Cleaned up the welds on my tweaker tube and its about ready to be glued in. Amazing that this started out a flat piece of sheet metal.
Lets see if the lines fit. I first cut the fuel evap holes into a big oval, that seemed to work ok. The turn after the first sill support to penetrate the cabin didn't make me feel all squiggly inside, so I cut the support out. It had some rust going on anyways, so I shed no tears.
You HAVE to be happy with that!
Yes I am very happy, its the coolest goddamn thing I have done so far.
You might try some of these PEX metal 90deg bend supports they will keep your hose from flattening and losing sectional area:
They also come in 5/8"
a 1" will take 1.5 OD tubing - 3/4" takes 1"OD tubing etc. They can be put on and taken off in situ.
Several companies make them the Uponor brand is probably best; below is a 3/4" support, they lock on with friction:
Earl's Performance Hose Inner Support Springs
Okay learned something new today, Never thought that SS line would collapse in a tight bend. I knew they had a recommended bend radius.
I am not sure what you guys are saying.
One post is saying I should look at external strain relief to make that 90 degree bend.
The next post I think is being stated that an internal wire strain relief is what you want, rather than external. But not specifically that I need any strain relief at all (for either post).
Minimum bend radius for -12 standard braided hose is 4.5 inches. What the hell does that mean? I have no clue so I looked it up.
=90/360*2*3.14*4.5 Which comes out to 7.065 inches of length required to make a 90 degree bend. I am not sure if this is right or not.
Attempting to measure my overall length of the bend.
I am implying its the rubber that will collapse, that is why you support from the inside ... you will probably be fine..but cheap insurance...
I know alot of peeps have never had a problem... esp with new line and its basically a push system..no sucking
made you 7.0675
I agree that would be cheap insurance. I just don't know how I would fish that wire down 3-4 feet of hose, that bend is right in the middle of the run. You monkeys had me up worrying about it all night and first thing this morning I then realized that maybe I should try and find out if I need it at all.
From the measurements and me pretending that I understand math - no support should be required at all.
If you want to be sure just look up the specs on the manufacture's site.
Cover Material Stainless Steel Braid
Dash Size 12
Hose Family Teflon
Max Temperature © 204
Max Temperature (F) 400
Min Temperature © -54
Min Temperature (F) -65
Operating Pressure (PSI) 1100
Operating Pressure (bar) 76
Product Line Aeroquip
Tube Material Teflon
Agency Listings: Government Specification FDA, USCG/MMT
Burst Pressure (bar) 303
Burst Pressure (psi) 4400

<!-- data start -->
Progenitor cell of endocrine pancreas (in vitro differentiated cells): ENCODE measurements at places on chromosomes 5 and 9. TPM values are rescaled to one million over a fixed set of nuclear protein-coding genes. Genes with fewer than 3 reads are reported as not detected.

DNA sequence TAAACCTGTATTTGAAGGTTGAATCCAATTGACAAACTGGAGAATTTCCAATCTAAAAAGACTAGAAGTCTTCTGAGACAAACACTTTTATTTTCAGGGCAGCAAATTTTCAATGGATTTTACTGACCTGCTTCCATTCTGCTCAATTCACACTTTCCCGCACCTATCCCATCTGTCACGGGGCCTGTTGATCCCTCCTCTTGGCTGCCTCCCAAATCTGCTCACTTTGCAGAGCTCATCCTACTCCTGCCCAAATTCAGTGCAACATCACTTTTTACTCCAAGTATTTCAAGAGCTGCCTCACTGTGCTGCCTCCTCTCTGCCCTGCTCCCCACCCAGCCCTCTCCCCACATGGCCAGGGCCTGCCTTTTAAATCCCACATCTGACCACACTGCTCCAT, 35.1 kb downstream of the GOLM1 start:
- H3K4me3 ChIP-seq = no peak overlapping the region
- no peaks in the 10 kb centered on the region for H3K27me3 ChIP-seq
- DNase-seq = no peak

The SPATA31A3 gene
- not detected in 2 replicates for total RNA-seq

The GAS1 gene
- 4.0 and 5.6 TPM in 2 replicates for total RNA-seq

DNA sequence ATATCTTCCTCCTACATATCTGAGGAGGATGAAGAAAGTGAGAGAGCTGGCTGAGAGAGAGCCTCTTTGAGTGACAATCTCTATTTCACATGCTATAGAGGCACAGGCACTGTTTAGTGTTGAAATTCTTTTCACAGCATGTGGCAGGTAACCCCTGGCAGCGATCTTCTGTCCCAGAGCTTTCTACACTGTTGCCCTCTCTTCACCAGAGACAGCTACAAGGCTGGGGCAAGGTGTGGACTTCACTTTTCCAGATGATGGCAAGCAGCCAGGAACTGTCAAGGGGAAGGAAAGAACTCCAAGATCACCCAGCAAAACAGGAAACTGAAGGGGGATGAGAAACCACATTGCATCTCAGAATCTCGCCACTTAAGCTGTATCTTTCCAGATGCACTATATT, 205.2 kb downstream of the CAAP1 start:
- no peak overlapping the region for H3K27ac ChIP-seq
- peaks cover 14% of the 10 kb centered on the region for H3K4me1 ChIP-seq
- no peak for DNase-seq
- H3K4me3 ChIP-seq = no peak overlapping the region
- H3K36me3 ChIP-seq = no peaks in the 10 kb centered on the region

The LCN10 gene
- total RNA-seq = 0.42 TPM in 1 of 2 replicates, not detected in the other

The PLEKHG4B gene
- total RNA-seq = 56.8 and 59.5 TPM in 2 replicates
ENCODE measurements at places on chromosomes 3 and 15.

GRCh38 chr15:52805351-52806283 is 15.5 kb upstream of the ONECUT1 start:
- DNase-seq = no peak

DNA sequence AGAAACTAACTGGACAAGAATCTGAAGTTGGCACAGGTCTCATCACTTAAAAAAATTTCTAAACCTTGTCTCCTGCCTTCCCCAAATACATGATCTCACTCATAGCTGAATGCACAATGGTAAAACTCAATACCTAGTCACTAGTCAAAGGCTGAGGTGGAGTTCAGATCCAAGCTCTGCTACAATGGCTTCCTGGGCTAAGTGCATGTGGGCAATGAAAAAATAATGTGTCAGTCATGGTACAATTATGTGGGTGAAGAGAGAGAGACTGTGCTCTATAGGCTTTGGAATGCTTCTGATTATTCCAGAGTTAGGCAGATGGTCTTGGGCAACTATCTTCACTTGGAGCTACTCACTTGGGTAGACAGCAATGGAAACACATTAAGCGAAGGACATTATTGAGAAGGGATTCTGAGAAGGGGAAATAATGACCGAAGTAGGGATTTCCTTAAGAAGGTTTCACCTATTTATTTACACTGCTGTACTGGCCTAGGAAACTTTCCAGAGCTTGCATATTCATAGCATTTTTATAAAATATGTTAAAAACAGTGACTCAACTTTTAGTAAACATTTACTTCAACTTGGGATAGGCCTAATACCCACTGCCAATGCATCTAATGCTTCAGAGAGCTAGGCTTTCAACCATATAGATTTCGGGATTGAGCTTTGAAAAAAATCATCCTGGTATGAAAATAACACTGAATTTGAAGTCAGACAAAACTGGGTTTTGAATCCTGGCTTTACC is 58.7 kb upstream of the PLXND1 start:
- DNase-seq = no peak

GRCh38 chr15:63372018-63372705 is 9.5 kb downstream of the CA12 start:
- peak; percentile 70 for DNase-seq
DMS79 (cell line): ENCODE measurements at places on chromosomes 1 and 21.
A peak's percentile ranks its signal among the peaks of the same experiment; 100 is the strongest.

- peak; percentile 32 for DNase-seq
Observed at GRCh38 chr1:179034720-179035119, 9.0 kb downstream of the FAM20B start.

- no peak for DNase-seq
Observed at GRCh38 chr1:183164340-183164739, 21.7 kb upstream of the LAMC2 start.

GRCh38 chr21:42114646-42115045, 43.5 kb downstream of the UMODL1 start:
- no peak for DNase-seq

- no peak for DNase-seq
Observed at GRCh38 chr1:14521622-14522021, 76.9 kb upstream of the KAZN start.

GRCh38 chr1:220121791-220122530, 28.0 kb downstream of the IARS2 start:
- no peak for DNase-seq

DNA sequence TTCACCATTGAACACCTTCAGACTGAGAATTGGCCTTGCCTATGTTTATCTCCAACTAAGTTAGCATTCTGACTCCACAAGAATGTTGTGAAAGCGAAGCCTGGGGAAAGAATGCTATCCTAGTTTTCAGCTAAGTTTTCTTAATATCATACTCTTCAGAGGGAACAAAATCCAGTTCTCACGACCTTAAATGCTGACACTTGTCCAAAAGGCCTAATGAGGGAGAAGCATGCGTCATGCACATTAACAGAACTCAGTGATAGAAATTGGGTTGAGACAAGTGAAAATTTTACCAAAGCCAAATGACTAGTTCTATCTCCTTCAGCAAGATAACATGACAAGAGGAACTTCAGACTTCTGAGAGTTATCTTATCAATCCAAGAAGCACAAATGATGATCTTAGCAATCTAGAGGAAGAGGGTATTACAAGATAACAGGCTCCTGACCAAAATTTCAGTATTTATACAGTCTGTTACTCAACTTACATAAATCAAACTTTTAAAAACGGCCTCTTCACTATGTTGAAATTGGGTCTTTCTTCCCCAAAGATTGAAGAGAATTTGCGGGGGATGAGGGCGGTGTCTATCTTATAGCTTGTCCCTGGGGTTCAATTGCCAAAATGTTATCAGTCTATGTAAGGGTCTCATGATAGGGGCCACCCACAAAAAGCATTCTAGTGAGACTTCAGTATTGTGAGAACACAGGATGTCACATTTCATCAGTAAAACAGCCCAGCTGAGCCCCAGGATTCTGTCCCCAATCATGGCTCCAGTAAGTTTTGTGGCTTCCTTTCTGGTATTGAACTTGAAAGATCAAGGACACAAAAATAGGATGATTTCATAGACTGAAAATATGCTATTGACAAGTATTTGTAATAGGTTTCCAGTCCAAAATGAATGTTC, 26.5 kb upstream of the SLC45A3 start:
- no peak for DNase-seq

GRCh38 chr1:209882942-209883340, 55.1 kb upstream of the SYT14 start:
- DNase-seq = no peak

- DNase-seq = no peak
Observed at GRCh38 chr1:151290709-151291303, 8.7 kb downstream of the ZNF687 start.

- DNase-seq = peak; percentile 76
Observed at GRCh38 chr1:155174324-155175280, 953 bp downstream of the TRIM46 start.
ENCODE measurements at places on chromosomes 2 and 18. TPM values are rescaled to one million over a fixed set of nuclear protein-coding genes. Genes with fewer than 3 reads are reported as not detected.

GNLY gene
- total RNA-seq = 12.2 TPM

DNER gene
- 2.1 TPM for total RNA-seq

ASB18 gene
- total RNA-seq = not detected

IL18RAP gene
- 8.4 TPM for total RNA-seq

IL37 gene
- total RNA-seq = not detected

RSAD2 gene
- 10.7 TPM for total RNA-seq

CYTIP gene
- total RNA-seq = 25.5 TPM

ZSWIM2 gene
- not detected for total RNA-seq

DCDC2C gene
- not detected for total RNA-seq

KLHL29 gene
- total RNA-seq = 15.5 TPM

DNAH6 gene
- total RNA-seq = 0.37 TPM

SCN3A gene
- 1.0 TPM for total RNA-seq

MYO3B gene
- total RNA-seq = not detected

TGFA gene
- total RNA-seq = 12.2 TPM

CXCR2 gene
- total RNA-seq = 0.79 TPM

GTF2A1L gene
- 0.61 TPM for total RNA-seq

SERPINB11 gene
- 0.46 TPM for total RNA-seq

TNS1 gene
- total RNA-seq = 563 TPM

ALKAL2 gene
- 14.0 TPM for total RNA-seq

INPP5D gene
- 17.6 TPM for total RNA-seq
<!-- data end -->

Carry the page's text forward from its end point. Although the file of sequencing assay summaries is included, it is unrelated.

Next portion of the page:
Description Convoluted PTFE-Nonconductive tube
General Application Chemical, food, water and waste handling, and various transfer applications
Hose Base Number FC363
Inside Diameter (in) 0.81
Inside Diameter (mm) 20.6
Min Bend Radius (in) 3.75
Min Bend Radius (mm) 95.3
Min Kink Radius (in) 2
Min Kink Radius (mm) 50.8
Outside Diameter (in) 1.06
Outside Diameter (mm) 26.9
Reinforcement Material Stainless steel single wire braid cover
Vacuum (inHg) 28
Vacuum (kpa) 94.8
Made me a thingamadoodle Harder to make than I thought. Not sure how much I like it, oh well it was something to do this weekend.
Its a bit horrific. I did it in 20 gauge as I have a 1/4 sheet of it lying around and need to find a way to use it.
I tried doing it in one piece and gave up. I did 2 pieces each with a 90 degree flange and stretched them to make the initial curve and welded them together. I put a dolly in a vice and then spent all day beating the hell out of it to get the shape I was after, then used the shrinking disk to help smooth it out.
Here are some profile shots. Its mostly there and a little body filler and it will look good. I tried welding some pinholes and after beating on it so much it turned into swiss cheese from the heat. Its not structural, so good enough I guess.
Also, a pic of the one I tried to make out of a single sheet of metal
wow ..mine was the easy button...Great Job Travis
glue some perlon on it it will be good
Awesome work! Thanks for sharing the details.
Thanks guys, it means a lot coming from you two.
I forgot I did some more work this weekend. I got my shinking disk and shinky dinked the floor. Of course I went overboard but I was seriously entertained for the day.
BTW, hows the rigidity of the 20ga piece after it is formed? I am interested in your fabbing technique because have a secret project I want to try on my project in a couple months that requires similar compound curves. I'm going to try my hand at flow forming and was thinking of even going to 22ga things easier. If the flow forming doesn't work, I'll probably need to piece it together. I need to get a sandbag and some better beating hammers to have those in the arsenal too. I just love this stuff. Don't have a clue what I'm doing, but it sure is fun.
The shrinking disk is like magic!
After putting in the flanges, and the J bend it is pretty stout. When I started you could bend it pretty easily by hand.
If I get courageous enough towards the end of the project I think I will try to replicate the GT shroud in 20g steel. I'll need to get a bead roller and figure out how to use it first.
The time spent on it is also what I experienced and this went with this as it's basically the same just without the huge radius that I felt didn't really matter.. That's what I ended up selling..
Btw looks very good.
I see now why you made these the way that you did. The radius curve is a non functional detail and hard to pull off. While the ones you made do appear to be bigger. When looking at mine as I was making it, I see it is about the same size. Having a flat vs rounded shape along the top gives a different illusion.